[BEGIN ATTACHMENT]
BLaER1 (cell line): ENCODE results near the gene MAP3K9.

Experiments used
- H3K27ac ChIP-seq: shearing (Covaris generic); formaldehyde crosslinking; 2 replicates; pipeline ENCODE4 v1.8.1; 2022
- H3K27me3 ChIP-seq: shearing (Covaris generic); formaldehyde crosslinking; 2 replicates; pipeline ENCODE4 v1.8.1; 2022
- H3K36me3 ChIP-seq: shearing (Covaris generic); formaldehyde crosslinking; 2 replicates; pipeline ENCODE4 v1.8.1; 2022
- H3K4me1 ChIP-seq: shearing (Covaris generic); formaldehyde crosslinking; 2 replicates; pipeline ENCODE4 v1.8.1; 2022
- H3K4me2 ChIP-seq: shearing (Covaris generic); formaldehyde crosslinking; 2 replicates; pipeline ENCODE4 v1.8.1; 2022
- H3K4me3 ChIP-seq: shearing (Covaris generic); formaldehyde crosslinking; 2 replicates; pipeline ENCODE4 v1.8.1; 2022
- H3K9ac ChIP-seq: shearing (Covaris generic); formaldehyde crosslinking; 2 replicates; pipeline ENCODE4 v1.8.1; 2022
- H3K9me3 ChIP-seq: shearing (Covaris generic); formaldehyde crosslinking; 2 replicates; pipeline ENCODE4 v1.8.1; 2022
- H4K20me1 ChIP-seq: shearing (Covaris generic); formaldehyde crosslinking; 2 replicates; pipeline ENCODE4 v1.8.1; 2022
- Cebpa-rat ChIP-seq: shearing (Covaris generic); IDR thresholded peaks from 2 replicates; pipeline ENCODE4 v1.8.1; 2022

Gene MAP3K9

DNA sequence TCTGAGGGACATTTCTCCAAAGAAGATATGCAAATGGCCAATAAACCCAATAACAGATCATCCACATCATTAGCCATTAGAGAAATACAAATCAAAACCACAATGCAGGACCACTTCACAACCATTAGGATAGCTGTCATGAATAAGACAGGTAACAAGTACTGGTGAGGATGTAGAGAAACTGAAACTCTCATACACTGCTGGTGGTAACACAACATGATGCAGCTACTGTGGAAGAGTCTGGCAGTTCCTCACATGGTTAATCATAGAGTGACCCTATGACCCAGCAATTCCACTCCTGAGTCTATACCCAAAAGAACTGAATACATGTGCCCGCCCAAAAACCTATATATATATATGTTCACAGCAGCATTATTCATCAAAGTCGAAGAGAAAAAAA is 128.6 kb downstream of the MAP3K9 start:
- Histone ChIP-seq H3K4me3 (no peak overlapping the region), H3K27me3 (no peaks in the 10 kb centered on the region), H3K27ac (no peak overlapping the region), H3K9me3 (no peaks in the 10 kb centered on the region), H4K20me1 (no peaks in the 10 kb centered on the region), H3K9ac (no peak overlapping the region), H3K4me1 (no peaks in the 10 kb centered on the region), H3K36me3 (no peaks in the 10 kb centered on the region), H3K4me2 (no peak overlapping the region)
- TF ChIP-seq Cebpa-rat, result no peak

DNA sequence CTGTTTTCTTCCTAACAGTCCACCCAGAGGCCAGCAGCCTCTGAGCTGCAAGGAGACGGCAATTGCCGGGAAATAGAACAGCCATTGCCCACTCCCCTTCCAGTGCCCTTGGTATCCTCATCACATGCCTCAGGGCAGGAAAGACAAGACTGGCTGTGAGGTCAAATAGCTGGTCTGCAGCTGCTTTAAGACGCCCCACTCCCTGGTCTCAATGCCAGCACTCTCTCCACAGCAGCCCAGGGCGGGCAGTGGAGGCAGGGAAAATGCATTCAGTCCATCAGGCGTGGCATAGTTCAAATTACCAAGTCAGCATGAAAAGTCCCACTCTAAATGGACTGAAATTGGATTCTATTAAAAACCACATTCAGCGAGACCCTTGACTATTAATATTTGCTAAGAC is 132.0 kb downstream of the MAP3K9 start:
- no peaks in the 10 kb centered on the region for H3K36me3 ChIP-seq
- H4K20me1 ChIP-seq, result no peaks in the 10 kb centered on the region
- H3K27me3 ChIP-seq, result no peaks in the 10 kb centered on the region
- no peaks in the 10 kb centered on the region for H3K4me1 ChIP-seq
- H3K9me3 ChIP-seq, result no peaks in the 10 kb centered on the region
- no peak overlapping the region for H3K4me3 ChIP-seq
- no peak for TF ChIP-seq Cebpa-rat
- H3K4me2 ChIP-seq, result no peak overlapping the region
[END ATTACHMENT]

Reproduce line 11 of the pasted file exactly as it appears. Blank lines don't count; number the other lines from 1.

- H4K20me1 ChIP-seq: shearing (Covaris generic); formaldehyde crosslinking; 2 replicates; pipeline ENCODE4 v1.8.1; 2022